Update: This plugin is no longer being developed in favor of Custom Post Types in WordPress 3.0. Commenting has been closed.
Hi. Thanks for using the WP-Custom plugin. Here’s some interesting stuff about it (I really do encourage you to read this before you download):
Okay if you’re a wordpress rookie then this plugin’s no use to you. This is for those people who customize wordpress, who make wordpress themes and who make wordpress websites for their clients. Scared?
Let me explain. You’ve got a portfolio website done for a client of yours. He’s a designer, but no coder. It’d be very not nice to ask him to define three custom fields for every post: thumbnail, price and the time taken for a particular drawing. Huh?
The solution: Define three custom fields in wp-custom, have field names you’ll use in your theme as UIDs and friendly names as field captions. You may also define default values for each field. And voila! A tiny little WP-Custom box in your post publishing screen. Now minimize that old crappy custom fields section and show your client the new way!
If this sounds stupid then you just haven’t tried it yet. It really is more comfortable working with human-readable custom fields. This is the very first stage of the plugin development. I plan on getting it far more forward to make the perfect tool for theme developers.
As I wrote earlier it’s all about custom fields. It’s the way they look, and the way they should look. Let’s take a look at the Equilibrium theme for a while. There are images associated with every post and if you look closer, they’re taken from the ‘image’ custom field. If you read the installation tips you’ll figure out that you have to put the URL of the image (303×231 for big ones and 162×118 for the small ones) in the ‘image’ custom field.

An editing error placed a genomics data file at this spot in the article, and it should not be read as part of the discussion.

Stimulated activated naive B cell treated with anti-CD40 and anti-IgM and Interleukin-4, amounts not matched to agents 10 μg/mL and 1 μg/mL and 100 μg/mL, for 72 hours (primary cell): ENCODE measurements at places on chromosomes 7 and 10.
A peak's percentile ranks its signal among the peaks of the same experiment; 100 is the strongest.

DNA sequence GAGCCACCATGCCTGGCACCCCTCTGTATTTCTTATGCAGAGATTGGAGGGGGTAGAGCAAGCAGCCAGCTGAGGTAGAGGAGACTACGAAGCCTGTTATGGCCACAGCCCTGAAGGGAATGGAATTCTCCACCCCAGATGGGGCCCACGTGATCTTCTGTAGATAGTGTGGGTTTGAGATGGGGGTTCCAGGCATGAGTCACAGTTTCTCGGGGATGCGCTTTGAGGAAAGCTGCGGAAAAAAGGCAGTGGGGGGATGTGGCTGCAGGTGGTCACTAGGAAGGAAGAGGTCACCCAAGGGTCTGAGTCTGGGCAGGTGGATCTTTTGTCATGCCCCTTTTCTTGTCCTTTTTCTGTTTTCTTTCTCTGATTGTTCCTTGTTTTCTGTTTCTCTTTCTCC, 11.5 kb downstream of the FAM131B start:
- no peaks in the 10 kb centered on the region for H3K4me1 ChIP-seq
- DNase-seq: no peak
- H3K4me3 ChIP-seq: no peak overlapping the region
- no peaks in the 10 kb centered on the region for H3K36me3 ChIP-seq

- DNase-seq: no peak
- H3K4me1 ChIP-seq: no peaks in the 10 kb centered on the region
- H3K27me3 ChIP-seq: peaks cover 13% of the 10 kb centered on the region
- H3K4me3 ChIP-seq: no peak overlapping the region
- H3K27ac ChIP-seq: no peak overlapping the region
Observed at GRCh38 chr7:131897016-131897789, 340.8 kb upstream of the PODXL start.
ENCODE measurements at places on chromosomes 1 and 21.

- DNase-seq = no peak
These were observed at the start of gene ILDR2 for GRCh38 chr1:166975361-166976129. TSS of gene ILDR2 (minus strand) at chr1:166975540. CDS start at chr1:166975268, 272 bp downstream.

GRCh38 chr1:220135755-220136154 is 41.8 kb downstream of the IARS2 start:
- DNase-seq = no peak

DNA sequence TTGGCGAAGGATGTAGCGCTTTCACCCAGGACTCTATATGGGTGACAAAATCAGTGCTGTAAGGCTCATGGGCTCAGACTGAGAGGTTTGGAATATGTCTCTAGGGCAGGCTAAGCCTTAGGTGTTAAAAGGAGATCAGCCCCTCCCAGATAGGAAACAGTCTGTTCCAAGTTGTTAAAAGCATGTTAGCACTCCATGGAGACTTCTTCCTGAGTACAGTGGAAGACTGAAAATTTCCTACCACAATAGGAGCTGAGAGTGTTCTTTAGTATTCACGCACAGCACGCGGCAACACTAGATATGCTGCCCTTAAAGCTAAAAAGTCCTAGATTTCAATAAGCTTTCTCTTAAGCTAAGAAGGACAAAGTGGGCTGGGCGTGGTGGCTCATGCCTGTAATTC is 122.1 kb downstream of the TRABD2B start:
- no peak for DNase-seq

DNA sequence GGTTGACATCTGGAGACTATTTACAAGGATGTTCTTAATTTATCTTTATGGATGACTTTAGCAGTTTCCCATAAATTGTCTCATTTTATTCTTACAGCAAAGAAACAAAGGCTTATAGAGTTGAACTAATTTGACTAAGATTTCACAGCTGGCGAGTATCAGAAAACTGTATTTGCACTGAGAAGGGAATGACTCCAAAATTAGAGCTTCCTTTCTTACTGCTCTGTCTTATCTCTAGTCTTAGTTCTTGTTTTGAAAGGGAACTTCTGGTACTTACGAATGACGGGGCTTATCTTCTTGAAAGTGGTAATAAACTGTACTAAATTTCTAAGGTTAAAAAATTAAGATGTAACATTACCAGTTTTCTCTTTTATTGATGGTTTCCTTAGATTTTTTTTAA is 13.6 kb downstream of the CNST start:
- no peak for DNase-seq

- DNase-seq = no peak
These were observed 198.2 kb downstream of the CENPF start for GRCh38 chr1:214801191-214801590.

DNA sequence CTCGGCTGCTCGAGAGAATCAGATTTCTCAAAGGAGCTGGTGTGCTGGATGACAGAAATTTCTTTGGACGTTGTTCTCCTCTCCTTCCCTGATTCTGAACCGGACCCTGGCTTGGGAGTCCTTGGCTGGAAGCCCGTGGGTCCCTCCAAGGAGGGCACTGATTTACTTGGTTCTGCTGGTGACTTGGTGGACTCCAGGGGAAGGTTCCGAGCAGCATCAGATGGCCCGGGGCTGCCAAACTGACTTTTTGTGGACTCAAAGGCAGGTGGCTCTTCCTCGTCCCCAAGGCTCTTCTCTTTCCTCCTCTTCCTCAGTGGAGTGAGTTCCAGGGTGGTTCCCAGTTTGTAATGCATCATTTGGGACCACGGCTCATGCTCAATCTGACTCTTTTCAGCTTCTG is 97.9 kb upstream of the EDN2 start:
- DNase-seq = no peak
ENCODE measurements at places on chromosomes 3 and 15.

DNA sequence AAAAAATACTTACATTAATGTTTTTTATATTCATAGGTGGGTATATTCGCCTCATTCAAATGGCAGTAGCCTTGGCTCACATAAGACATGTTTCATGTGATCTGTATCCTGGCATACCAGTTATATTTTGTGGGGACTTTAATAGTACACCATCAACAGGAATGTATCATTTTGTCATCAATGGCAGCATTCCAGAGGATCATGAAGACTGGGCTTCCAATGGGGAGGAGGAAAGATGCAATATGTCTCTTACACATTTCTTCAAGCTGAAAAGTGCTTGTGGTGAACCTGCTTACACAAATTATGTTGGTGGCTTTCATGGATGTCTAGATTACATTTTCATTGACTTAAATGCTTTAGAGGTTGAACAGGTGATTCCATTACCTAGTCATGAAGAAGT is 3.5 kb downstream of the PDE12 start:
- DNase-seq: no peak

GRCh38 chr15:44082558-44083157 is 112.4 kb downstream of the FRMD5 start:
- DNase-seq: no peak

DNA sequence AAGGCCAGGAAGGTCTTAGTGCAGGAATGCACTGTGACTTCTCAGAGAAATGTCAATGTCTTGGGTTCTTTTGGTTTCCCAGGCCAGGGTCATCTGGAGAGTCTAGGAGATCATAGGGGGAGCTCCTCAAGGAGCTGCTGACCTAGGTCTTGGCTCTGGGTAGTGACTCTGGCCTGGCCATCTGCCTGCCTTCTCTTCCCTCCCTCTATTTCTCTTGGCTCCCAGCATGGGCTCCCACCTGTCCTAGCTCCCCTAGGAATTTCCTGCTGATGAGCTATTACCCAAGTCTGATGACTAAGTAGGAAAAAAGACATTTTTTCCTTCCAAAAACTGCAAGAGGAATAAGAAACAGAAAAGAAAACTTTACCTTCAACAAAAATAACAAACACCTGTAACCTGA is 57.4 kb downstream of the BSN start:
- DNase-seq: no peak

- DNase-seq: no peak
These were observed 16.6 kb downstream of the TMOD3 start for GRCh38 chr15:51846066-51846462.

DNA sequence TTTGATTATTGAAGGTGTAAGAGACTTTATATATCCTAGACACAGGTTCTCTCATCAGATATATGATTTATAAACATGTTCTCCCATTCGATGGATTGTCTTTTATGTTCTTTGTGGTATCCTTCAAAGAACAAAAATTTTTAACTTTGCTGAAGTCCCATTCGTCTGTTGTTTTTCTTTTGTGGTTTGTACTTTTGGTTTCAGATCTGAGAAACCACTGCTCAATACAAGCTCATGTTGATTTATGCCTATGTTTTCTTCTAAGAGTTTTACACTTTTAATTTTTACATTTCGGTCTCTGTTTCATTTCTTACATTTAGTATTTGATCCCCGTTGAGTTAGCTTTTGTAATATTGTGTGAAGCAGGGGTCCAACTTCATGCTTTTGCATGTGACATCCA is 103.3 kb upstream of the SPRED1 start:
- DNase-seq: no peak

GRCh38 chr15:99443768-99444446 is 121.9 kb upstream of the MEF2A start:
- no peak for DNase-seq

Well, if I were the developer of that theme I’d use two custom fields ‘image_big’ and ‘image_small’ (you get my point…). Okay, so three days have passed and I already forgot what the dimensions of the images are and whether I should write the complete address in the custom fields or is it relative to the uploads directory. Jeez! I’d have to go look at the dimesions and open another post and check the custom fields there.
Now let’s try another way. Define two custom fields using WP-Custom with those same unique IDs: image_big and image_small. Define their captions: ‘Image 303×231 URL’ and ‘Image 162×118 URL’. Voila! You’ll never forget the dimensions again. Just think about how much time you can save with this, especially if you’re blogging in a team. So what does it require? A few plugin setup and some theme customization. It’s very simple after you get it right.
I’m also thinking about adding the feature to export and import WP-Custom settings. It’d be nice to ship those with a customized theme, making it an out-of-the-box product, right?
Here are some screenshots to make you proud.
After defining a few custom fields in the Manage section of the plugin, you can see that they’ve appeared in your edit post/page screens in the admin panel (look at the screenshots if you haven’t seen this live). Give them some values, then make them appear in your themes using the wpcustom() function with PHP, like this:
If you don’t want to echo out the field value then there’s a second parameter that forbids echo and returns the value instead:
$output = wpcustom("unique_id", true);
Download link, changelog and other notes. Officially hosted in the WordPress.org Plugin Directory: WP-Custom Plugin. I also like when people with WordPress.org accounts vote it up ;) thanks!